Comedian and actress Amy Poehler shares personal stories in this memoir.
This isn’t the type of book I’d normally read, but I needed a memoir for the Seattle Public Library Summer Book Bingo and an audiobook for the Book Riot 2015 Read Harder Challenge, so I figured I’d kill two birds with one stone. Amy Poehler narrates the audiobook herself with the assistance of some famous special guests.
Yes Please was funny, honest, and enjoyable, but it’s not going to stick with me.
You might like this book if you are interested in…
Arnold “Junior” Spirit is an awkward teenage cartoonist growing up on the Spokane Indian Reservation in Washington. Trying to rise above the poverty-stricken, self-destructive world he grew up in, he transfers to an all-white high school outside the reservation.
True Diary has been banned for including profanity and subjects like racism and masturbation. I like Alexie’s response:
I certainly respect any parent’s right to determine what their child is reading. They don’t get to determine it for a whole school or community, but that said I was the only Democrat in my high school. I went to high school with a bunch of extremely Republican Christians (in other words, the kind of people who generally seek to ban my book) and let me tell you — those conservative Christian kids and I were exactly alike. I was publicly inappropriate, they were privately inappropriate. All this stuff that is controversial is stuff that kids are dealing with on a daily basis.
True Diary is semi-autobiographical; Alexie estimates that it is about 78% true. While it covers some sad and serious topics, it’s also funny and something young readers should relate to. Junior’s diary is interspersed with his hand-drawn cartoons, which give life to the story.
I didn’t love it, but I think True Diary is worth reading. It definitely was written for a young audience, though — best suited for teenagers.
My mom practically shoved A Man Called Ove at me and exclaimed, “YOU HAVE TO READ THIS BOOK!” When I asked her what it was about, she said, “A grumpy old Swedish man who wants to kill himself. You’ll LOVE it!” Um what?
Ove is an old-fashioned curmudgeon who is surrounded by incompetent neighbors who are caught up in technology, lax about rules, and oblivious of basic maintenance. It’s all incredibly irritating for Ove. He goes on a daily neighborhood inspection to ensure that everything is in order and rules are not being broken.
There used to be a forest here but now there were only houses. Everything paid for with loans, of course. That was how you did it nowadays. Shopping on credit and driving electric cars and hiring tradesman to change a lightbulb. A society that apparently could not see the difference between the correct anchor bolt for a concrete wall and a smack in the face.
After his wife dies and he is forced into early retirement, Ove feels like he has nothing left to live for… except that every time he tries to kill himself, his pesky neighbors get in the way. Ove feels compelled to help his neighbors through their ill-timed crises since they can’t be counted on to do things correctly. As time passes, they find an unexpected place in Ove’s life and reveal that there is more to Ove than his cranky exterior.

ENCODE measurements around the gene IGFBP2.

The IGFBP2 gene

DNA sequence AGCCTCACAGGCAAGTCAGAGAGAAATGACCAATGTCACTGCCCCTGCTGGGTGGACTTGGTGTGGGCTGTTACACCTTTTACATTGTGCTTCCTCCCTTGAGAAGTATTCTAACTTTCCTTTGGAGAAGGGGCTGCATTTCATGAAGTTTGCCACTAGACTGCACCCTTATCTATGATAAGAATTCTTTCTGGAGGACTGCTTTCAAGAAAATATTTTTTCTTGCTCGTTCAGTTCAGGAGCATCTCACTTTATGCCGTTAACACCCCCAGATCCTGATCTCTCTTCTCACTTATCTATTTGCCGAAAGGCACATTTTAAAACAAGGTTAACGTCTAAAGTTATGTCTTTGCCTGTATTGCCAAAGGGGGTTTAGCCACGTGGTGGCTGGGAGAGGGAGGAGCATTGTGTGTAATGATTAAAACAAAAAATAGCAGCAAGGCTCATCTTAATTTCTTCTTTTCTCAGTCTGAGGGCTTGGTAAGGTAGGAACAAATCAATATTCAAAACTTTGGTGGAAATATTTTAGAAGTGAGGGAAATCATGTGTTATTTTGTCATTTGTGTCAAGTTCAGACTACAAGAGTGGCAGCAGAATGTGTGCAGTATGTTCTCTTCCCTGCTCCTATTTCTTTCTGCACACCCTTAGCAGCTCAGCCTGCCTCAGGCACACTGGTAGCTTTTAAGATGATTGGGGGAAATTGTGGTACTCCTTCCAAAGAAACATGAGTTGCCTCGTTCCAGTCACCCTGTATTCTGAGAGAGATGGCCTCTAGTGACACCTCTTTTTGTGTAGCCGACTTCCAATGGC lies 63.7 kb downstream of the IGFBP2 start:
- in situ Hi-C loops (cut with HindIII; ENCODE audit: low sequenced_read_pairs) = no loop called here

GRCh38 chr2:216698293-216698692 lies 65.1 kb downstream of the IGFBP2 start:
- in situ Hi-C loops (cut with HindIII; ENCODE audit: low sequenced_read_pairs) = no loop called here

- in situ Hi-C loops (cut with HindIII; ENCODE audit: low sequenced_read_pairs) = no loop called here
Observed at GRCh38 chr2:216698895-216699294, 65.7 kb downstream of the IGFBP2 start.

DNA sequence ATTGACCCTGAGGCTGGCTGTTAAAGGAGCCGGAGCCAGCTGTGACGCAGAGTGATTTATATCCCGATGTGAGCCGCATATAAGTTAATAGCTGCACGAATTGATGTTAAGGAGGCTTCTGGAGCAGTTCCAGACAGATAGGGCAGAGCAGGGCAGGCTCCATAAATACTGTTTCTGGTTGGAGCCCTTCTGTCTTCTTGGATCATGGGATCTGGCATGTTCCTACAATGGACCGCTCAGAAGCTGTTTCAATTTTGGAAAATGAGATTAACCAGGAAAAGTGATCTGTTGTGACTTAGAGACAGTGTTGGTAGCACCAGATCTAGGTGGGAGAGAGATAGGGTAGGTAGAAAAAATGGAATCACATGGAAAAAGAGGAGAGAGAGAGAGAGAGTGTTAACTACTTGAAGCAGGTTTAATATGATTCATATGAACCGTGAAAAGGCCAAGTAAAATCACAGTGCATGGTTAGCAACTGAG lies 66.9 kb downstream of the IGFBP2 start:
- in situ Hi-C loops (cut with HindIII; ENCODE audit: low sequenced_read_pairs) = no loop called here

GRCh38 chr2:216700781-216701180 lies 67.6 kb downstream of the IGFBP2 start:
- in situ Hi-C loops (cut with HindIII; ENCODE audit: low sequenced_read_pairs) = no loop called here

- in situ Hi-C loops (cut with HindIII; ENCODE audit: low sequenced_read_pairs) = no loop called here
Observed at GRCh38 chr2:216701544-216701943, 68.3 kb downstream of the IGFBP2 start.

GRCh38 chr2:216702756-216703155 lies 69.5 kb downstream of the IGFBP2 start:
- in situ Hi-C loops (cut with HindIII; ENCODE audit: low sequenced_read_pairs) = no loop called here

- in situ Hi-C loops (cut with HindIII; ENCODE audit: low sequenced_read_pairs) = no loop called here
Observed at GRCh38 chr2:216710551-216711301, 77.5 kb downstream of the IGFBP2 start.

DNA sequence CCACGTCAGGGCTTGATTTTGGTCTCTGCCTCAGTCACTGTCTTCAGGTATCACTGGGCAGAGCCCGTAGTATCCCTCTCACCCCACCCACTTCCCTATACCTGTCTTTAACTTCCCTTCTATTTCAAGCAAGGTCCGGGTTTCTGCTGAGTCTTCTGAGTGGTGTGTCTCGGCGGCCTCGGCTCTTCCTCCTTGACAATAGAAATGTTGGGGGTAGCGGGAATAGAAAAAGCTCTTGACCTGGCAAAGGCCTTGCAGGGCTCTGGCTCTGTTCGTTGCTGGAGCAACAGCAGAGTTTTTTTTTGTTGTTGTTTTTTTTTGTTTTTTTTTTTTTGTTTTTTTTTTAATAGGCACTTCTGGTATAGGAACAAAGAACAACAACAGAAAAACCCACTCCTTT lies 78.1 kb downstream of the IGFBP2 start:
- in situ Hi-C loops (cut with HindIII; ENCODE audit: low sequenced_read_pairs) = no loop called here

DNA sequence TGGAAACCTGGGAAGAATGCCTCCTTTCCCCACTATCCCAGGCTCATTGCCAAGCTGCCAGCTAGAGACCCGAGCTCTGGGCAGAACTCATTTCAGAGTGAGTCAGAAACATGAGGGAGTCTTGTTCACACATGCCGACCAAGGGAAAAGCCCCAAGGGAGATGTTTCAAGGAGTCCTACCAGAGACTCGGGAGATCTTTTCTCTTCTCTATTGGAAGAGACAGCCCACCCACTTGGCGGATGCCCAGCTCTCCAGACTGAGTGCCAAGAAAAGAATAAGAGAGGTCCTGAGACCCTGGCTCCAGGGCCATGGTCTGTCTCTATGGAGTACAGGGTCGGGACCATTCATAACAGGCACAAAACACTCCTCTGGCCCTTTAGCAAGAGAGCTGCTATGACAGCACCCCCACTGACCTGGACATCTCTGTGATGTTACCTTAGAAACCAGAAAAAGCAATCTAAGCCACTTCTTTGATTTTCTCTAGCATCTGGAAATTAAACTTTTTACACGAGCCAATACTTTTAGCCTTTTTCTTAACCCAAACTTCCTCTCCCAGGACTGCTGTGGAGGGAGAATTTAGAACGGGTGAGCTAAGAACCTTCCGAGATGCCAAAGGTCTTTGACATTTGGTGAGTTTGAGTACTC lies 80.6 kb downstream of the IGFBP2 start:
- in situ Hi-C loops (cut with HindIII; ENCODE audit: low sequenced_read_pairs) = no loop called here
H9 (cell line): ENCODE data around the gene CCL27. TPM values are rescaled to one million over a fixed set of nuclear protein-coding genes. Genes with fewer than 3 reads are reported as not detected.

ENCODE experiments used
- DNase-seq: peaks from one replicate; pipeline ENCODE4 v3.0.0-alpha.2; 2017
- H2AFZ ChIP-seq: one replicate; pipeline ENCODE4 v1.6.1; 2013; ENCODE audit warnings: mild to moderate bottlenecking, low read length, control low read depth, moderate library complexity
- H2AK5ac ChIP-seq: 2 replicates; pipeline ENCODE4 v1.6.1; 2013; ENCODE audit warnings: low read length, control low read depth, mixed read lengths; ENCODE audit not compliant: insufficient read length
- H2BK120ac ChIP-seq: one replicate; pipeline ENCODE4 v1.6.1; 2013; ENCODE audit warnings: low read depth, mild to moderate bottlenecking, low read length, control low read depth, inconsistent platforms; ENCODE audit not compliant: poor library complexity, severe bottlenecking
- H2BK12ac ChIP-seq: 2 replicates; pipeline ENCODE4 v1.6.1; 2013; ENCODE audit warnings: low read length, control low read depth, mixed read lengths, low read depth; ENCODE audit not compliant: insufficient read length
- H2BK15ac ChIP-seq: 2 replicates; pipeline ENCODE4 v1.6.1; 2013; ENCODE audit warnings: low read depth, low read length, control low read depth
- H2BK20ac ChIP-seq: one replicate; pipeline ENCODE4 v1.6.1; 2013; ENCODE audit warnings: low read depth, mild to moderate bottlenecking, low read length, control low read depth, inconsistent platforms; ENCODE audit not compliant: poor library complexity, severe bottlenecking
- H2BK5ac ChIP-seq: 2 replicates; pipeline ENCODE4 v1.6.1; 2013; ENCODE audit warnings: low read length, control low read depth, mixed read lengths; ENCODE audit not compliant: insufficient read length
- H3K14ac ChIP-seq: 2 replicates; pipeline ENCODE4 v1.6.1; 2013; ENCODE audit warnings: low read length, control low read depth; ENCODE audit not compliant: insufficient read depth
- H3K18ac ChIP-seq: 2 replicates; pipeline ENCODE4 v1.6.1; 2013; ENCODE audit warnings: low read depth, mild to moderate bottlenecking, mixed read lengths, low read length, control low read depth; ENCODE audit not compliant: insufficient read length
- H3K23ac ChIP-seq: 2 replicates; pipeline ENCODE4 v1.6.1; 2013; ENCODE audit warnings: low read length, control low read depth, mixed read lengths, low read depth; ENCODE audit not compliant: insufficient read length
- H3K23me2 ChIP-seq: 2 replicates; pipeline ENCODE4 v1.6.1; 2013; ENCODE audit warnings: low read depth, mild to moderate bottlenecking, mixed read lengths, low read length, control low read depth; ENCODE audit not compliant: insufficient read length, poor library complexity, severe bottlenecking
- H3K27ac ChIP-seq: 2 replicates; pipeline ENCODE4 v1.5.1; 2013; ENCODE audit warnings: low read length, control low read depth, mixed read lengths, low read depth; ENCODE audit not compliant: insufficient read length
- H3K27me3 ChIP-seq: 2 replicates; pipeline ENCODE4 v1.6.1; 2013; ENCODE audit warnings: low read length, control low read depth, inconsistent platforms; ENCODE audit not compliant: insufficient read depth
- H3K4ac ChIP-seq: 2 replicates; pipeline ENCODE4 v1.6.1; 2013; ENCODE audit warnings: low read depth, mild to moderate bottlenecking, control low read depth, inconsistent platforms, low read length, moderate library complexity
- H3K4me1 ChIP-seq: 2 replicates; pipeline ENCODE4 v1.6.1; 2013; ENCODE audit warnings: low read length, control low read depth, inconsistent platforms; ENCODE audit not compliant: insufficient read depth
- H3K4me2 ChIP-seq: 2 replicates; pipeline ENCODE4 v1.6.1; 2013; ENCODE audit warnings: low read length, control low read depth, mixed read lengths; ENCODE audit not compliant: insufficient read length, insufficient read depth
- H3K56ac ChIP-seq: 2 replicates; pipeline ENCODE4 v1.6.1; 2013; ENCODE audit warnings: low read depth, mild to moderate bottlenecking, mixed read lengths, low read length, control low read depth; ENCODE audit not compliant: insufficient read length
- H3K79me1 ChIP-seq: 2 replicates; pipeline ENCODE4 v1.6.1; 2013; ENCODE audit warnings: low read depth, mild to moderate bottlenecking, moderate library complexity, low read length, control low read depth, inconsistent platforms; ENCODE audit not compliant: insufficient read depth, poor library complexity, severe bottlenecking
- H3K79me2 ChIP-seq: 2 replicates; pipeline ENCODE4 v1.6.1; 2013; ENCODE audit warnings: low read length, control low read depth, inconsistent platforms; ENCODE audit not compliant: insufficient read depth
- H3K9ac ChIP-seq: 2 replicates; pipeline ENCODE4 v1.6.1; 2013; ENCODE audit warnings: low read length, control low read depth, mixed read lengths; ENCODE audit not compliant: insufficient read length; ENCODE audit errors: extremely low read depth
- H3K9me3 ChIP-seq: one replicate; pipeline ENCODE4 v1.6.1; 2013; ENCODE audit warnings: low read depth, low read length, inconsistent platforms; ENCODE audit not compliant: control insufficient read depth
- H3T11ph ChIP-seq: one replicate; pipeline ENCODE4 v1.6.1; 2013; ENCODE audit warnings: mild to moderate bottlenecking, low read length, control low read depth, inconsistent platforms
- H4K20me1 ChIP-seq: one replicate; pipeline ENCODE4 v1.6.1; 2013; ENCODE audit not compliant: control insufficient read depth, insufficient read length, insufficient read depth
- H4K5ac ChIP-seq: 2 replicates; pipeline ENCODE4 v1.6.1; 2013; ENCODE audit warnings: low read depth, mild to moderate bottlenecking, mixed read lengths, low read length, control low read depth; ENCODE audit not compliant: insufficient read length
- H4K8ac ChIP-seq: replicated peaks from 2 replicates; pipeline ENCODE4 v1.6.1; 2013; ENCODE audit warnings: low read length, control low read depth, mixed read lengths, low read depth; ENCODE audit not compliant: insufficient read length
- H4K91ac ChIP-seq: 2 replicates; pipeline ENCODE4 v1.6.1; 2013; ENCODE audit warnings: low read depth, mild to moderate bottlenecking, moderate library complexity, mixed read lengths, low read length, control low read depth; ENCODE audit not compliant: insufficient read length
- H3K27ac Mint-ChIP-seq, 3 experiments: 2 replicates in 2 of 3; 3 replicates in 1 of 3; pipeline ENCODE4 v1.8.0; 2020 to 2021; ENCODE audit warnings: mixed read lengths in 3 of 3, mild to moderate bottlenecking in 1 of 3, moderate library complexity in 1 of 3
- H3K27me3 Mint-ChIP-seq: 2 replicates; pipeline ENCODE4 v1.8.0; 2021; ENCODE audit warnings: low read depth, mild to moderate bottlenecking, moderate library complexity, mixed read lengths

Although it seems like an unappealing premise (“a grumpy old Swedish man who wants to kill himself”), A Man Called Ove is surprisingly heartwarming, funny, and charming.
Throughout the book, I was constantly quoting amusing passages to my family members who had read the book. Things like:
It was five to six in the morning when Ove and the cat met for the first time. The cat instantly disliked Ove exceedingly. The feeling was very much reciprocated.
I had such a fun time reading this book and it’s one of my favorites so far this year. Like my mom, I’ll keep my review simple and say YOU HAVE TO READ THIS BOOK!
You might like this book if you like…
Quirky Scandinavian literature
Begrudgingly helping out incompetent neighbors
The movie Up
Saabs (and just can’t reason with people who buy BMWs)
Knowing which anchor bolt to use for a concrete wall
Rincewind is a cynical wizard (although he failed as a student at the Unseen University) who unintentionally gets caught up in adventures. When an odd and naive tourist named Twoflower shows up in Ankh-Morpork, he hires Rincewind as his guide. The rest of the book tells of their adventures with sentient homicidal luggage, a great fire, tree nymphs, magical swords, dragons, sea trolls, and a city on the very edge of Discworld.
Discworld itself is a disc-shaped world that is carried on the backs of four elephants, who are all standing on the shell of an enormous turtle as it swims through space.
The Color of Magic felt shallow to me; the characters lacked depth and the book was more like four short stories than one cohesive novel. That being said, I liked the absurdist humor and I enjoyed the book well enough that I’m going to continue on with the series.
It helped that I knew going into it not to have my expectations too high. From what I’ve found, most people think the first few published books in the series are relatively weak and they generally recommend that people start with a later book like Guards! Guards! or Mort instead.